• Book
    An enterprise architecture tries to describe and control an organisation's structure, processes, applications, systems and techniques in an integrated way. The unambiguous specification and description of components and their relationships in such architecture requires a coherent architecture modelling language. Lankhorst and his co-authors present such an enterprise modelling language that captures the complexity of architectural domains and their relations and allows the construction of integrated enterprise architecture models. They provide architects with concrete instruments that improve their architectural practice. As this is not enough, they additionally present techniques and heuristics for communicating with all relevant stakeholders about these architectures. Since an architecture model is useful not only for providing insight into the current or future situation but can also be used to evaluate the transition from 'as-is' to 'to-be', the authors also describe analysis methods for assessing both the qualitative impact of changes to an architecture and the quantitative aspects of architectures, such as performance and cost issues. The modelling language and the other techniques presented have been proven in practice in many real-life case studies. So this book is an ideal companion for enterprise IT or business architects in industry as well as for computer or management science students studying the field of enterprise architecture.
  • Article
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  • Article
    Full-text available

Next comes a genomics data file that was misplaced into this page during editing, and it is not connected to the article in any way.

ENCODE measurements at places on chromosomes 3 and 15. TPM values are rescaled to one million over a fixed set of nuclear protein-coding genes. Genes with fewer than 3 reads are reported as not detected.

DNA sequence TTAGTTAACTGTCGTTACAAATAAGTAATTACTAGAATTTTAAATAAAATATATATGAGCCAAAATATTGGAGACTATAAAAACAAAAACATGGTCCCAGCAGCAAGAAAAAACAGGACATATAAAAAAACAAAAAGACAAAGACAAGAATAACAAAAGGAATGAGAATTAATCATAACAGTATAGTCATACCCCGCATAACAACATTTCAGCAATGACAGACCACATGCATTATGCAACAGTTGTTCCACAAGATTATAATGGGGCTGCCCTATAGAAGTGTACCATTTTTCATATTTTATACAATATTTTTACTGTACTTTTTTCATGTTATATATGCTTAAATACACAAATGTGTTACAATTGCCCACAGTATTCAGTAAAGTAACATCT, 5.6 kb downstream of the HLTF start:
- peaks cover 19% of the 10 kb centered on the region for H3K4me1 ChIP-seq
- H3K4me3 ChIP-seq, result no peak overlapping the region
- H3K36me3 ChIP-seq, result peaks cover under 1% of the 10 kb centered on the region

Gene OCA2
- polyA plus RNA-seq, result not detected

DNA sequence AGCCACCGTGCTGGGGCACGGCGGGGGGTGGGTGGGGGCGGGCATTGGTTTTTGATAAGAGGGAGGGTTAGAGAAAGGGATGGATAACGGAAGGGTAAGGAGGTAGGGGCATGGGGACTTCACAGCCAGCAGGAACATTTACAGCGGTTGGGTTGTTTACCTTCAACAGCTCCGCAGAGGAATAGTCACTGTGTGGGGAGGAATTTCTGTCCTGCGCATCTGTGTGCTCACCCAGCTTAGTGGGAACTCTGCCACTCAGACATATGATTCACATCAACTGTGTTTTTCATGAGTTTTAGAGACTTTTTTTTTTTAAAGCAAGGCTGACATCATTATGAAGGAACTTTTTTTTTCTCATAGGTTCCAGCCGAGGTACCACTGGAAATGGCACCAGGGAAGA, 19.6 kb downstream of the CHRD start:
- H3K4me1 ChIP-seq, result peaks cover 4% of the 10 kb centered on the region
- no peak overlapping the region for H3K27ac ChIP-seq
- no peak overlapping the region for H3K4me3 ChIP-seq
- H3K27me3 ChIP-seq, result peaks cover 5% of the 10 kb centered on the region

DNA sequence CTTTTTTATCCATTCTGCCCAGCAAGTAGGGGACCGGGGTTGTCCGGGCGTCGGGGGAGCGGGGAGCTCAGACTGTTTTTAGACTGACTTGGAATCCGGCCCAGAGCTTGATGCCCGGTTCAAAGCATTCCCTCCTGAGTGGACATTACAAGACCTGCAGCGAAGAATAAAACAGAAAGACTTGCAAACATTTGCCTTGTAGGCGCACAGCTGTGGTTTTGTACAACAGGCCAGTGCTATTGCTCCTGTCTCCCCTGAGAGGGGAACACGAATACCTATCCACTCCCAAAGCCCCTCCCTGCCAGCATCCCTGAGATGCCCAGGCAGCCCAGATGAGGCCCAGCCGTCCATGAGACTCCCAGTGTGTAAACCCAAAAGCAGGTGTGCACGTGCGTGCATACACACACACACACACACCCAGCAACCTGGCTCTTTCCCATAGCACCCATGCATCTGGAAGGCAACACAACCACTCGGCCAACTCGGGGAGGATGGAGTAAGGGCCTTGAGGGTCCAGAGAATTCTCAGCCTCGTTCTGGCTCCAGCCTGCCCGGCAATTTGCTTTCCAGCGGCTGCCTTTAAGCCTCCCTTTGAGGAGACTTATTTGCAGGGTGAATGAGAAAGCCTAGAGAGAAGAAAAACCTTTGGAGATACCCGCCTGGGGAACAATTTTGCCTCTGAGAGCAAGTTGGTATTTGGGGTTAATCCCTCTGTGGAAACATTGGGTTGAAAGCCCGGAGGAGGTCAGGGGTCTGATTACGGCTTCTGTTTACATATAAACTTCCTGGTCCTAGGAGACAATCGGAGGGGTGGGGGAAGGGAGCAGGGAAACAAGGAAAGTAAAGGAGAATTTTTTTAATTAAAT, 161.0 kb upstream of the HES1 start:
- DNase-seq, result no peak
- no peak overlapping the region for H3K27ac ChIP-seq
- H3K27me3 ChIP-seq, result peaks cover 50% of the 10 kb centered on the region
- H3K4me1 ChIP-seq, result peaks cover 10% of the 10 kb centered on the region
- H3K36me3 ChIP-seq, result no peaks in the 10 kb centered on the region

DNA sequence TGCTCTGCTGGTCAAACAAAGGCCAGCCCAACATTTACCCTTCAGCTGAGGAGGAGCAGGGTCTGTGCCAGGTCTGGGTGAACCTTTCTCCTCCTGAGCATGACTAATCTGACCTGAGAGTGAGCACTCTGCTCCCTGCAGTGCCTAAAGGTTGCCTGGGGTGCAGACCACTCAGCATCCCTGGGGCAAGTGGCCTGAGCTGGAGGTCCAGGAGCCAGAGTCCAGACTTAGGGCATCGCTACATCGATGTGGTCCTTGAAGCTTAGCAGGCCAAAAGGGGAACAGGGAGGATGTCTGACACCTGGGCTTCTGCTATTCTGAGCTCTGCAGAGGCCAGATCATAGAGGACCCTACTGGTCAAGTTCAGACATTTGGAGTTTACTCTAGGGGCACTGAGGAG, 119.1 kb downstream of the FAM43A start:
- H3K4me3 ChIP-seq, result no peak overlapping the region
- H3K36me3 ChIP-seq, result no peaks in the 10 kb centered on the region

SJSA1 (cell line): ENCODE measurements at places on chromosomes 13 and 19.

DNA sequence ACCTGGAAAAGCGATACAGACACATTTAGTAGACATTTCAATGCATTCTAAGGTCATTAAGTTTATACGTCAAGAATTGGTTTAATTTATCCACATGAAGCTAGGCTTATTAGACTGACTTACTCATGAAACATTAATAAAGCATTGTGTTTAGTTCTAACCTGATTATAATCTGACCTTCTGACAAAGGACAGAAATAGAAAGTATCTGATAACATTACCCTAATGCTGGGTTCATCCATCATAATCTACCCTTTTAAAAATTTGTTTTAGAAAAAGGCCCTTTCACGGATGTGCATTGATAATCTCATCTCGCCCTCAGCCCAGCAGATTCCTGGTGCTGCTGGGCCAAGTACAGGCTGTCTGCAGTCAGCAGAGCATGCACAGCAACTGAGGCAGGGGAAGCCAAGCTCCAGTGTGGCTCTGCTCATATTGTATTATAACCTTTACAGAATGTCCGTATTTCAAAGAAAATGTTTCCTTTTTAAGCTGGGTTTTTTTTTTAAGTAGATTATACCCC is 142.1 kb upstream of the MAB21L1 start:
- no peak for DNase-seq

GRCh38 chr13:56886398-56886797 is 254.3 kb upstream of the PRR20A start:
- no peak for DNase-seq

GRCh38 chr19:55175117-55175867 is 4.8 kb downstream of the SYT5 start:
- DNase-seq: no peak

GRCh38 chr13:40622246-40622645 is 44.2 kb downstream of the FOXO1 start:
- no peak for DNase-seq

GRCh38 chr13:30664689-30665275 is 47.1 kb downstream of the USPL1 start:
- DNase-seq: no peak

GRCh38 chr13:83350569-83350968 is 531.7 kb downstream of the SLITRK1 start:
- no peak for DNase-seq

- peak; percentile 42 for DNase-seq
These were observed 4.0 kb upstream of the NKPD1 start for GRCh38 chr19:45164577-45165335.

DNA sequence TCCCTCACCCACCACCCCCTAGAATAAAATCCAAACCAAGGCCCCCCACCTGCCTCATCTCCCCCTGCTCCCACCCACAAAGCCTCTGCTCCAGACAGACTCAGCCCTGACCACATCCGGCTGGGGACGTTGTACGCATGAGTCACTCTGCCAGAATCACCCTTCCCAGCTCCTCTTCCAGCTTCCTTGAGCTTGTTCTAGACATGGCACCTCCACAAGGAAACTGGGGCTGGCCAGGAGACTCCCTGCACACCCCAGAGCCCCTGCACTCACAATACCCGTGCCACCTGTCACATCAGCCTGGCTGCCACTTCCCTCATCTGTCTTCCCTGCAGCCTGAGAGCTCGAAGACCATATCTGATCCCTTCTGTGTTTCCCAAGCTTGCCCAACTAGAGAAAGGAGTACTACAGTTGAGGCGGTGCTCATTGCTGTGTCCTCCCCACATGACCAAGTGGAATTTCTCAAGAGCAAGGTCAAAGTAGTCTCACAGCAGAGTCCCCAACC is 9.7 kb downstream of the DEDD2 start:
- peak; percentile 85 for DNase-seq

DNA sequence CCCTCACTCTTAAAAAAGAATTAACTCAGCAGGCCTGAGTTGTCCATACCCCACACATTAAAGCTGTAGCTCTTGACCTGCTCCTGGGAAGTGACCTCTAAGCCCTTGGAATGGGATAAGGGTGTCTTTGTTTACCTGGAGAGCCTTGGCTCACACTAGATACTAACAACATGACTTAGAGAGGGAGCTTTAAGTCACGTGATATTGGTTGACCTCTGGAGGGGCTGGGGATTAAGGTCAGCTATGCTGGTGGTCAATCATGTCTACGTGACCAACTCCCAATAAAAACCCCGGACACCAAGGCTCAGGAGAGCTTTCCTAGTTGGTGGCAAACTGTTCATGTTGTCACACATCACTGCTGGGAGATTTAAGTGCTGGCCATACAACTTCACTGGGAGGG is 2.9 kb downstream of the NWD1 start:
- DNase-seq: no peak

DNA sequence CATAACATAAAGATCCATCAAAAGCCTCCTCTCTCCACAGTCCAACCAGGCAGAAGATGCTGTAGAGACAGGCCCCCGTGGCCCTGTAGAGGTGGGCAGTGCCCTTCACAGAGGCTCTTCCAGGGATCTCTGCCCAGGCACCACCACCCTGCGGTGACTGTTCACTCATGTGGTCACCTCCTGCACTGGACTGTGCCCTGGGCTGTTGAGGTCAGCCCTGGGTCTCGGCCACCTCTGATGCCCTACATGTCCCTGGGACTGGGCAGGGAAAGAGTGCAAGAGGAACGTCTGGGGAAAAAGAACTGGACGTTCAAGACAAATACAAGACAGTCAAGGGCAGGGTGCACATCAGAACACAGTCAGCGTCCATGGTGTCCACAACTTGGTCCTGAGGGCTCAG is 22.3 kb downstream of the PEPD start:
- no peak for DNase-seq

Organizations may have much to gain in attracting and retaining IT professionals than can help to reduce costs and improve the productivity of the business. That is even more crucial for IT companies that rely upon talented IT professionals to add value in their core business processes and not just to support them. Thus we need to better understand what motivates and keeps satisfied an IT workforce. As a successful IT company, Google may be a good example to look at adequate incentive policies for IT professionals. Using a netnographic approach, this study examined a blog discussion with the participation of past and present Google employees. The collected data was analyzed under a total rewards model, a framework from WorldatWork to encompass a diversity of topics in building a reward strategy. One of those topics, work-life, was significantly discussed showing that Google´s incentive policies take into consideration work-life sub-topics such as health and wellness, cultural environment, community involvement and work flexibility to attract and retain IT professionals. Adding to the sub-topics already proposed in the framework, some new ones popped out still under the work-life topic: equipment and technology, administrative efficiency and workplace stability. Although compensation and benefits are certainly incentives to not be disregarded, it seems there may be something else also important as work-life incentives to attract and retain an IT motivated workforce, specially, at an IT company.